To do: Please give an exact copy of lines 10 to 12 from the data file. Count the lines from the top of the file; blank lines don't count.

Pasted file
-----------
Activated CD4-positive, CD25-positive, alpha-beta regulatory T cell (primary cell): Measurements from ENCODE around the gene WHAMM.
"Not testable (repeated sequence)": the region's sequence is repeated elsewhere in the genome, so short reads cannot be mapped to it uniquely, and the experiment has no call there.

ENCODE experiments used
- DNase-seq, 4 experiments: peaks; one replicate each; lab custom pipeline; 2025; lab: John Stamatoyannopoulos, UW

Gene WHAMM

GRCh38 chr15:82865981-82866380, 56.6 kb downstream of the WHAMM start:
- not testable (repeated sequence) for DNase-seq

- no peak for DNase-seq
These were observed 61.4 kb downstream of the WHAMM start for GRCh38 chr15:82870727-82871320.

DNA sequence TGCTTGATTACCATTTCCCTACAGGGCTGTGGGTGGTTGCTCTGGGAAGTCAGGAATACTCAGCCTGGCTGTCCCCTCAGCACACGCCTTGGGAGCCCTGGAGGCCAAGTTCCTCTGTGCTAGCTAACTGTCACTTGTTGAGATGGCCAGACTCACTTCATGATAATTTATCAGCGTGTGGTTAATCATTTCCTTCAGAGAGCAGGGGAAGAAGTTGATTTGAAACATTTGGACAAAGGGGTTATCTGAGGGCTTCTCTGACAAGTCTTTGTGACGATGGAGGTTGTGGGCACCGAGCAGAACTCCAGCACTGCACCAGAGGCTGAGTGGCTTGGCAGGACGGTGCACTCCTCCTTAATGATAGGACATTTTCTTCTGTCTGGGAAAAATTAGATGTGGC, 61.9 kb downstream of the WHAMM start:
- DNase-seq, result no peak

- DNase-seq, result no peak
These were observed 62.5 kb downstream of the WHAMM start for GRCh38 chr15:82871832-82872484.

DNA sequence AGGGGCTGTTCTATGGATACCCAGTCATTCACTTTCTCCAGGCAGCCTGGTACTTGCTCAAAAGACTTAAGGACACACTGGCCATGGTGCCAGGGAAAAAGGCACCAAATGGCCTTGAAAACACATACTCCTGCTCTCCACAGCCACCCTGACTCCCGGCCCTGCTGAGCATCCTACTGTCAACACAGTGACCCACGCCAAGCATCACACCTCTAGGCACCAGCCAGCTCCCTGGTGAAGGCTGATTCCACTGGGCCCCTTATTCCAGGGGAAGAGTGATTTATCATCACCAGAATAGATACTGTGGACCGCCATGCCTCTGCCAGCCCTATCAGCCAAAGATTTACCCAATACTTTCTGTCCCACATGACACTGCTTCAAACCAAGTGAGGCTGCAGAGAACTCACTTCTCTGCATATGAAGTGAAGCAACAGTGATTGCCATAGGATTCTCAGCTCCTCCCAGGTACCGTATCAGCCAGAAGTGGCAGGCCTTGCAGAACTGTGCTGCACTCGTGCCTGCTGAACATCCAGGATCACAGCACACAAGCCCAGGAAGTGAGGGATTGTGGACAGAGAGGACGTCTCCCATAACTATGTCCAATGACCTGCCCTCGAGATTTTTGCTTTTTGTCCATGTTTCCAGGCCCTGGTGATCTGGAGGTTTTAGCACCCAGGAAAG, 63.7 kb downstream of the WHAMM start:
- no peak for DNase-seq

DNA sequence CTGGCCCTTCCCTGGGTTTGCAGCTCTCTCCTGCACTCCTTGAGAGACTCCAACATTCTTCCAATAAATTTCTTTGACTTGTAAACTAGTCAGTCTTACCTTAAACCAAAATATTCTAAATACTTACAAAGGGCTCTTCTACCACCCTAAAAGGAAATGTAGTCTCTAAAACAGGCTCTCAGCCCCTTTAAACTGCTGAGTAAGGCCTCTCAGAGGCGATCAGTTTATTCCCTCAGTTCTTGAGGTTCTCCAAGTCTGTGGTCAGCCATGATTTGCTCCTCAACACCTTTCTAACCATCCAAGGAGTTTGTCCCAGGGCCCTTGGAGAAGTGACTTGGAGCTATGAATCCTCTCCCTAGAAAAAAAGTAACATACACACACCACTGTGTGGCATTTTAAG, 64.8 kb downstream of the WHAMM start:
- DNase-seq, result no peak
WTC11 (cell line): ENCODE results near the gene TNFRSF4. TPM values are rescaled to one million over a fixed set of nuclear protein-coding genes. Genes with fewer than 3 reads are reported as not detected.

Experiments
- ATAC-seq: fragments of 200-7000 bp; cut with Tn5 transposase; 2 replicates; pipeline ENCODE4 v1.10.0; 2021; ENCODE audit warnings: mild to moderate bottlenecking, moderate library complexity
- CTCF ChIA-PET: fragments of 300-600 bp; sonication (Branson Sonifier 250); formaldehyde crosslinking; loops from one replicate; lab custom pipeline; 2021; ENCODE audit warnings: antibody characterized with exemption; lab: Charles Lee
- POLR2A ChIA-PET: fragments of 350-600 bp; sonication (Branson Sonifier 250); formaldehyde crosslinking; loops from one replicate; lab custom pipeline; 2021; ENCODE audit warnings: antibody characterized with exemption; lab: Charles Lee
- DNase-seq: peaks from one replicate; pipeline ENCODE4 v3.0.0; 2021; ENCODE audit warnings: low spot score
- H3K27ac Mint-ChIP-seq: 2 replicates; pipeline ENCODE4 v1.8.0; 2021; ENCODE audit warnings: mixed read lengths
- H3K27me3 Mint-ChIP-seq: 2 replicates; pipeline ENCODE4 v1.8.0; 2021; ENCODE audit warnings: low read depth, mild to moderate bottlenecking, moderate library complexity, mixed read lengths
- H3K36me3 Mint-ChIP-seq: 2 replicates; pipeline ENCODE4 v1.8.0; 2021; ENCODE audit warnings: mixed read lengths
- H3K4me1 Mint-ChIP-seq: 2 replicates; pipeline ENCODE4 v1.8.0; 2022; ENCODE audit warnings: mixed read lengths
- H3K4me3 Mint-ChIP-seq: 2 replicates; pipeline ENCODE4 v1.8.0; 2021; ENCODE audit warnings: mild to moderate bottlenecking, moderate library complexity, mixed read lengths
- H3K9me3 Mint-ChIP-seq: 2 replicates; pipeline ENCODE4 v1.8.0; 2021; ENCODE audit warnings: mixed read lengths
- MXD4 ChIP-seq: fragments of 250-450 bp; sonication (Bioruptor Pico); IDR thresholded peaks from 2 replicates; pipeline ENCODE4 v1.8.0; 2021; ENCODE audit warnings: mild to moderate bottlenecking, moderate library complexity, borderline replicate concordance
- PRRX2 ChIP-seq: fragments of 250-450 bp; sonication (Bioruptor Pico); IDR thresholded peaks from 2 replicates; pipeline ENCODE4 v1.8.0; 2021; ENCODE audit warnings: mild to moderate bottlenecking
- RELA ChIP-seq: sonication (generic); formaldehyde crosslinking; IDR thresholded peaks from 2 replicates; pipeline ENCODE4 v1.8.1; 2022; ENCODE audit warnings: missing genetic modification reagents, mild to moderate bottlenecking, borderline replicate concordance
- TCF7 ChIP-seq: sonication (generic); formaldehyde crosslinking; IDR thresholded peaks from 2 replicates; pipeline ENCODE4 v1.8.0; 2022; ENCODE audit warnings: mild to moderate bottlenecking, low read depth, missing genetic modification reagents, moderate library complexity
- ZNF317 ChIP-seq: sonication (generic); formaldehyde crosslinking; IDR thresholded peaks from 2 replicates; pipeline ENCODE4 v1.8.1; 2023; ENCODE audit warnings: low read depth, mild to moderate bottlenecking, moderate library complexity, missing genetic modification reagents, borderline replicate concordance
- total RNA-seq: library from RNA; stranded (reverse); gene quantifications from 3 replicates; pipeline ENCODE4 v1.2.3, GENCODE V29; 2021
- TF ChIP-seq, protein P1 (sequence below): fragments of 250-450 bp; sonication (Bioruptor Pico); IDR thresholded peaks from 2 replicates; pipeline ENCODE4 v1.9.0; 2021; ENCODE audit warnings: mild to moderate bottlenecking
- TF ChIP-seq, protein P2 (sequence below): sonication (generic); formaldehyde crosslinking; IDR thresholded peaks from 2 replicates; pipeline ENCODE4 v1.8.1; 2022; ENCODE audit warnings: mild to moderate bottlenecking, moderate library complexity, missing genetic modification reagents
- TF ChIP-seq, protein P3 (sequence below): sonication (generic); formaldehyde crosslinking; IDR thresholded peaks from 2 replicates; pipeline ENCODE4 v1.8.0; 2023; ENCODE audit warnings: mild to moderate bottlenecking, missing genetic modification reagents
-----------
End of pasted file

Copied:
DNA sequence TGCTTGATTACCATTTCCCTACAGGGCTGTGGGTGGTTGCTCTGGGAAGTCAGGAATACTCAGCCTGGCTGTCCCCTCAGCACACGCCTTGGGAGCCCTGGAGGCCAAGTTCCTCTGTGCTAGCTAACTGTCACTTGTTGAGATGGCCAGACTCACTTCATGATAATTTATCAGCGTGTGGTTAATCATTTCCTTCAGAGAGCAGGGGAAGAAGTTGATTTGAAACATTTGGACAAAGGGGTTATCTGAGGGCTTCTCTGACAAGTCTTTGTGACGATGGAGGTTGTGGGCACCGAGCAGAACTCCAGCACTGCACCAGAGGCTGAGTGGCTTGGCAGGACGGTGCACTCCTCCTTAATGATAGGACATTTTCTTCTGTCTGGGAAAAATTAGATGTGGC, 61.9 kb downstream of the WHAMM start:
- DNase-seq, result no peak

- DNase-seq, result no peak